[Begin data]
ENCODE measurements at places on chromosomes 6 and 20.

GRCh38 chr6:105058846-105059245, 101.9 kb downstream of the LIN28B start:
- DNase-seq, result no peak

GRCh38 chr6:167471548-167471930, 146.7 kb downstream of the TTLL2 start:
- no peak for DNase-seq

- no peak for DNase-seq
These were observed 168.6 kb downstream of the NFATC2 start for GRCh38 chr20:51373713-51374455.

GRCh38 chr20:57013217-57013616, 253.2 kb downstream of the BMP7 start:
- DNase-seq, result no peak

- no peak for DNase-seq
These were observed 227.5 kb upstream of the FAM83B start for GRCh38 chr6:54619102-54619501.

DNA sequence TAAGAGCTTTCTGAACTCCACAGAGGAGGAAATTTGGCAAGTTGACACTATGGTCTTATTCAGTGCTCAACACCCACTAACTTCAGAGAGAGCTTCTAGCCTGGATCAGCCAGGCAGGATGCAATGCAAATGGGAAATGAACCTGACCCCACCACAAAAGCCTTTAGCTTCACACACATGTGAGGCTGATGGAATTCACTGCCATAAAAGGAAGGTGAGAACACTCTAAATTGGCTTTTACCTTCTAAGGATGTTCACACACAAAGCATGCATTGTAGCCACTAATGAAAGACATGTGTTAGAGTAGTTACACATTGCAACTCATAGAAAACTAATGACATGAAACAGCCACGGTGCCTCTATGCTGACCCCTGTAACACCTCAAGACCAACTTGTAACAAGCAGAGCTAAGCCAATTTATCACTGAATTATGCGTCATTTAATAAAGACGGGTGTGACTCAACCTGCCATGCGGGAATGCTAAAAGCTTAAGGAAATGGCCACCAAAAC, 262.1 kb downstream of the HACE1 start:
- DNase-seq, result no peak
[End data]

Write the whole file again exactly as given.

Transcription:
ENCODE measurements at places on chromosomes 6 and 20.

GRCh38 chr6:105058846-105059245, 101.9 kb downstream of the LIN28B start:
- DNase-seq, result no peak

GRCh38 chr6:167471548-167471930, 146.7 kb downstream of the TTLL2 start:
- no peak for DNase-seq

- no peak for DNase-seq
These were observed 168.6 kb downstream of the NFATC2 start for GRCh38 chr20:51373713-51374455.

GRCh38 chr20:57013217-57013616, 253.2 kb downstream of the BMP7 start:
- DNase-seq, result no peak

- no peak for DNase-seq
These were observed 227.5 kb upstream of the FAM83B start for GRCh38 chr6:54619102-54619501.

DNA sequence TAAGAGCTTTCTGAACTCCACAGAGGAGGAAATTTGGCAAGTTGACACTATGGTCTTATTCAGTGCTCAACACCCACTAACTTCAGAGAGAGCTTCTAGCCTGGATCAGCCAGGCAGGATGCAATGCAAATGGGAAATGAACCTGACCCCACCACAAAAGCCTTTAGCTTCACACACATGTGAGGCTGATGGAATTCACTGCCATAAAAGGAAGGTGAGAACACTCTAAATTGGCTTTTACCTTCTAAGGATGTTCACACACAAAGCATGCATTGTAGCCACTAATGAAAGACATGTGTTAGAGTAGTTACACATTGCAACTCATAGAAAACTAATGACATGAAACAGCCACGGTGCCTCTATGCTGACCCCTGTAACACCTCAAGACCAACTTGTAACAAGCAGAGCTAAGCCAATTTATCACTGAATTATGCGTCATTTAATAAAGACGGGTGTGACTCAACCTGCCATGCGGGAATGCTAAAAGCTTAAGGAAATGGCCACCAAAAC, 262.1 kb downstream of the HACE1 start:
- DNase-seq, result no peak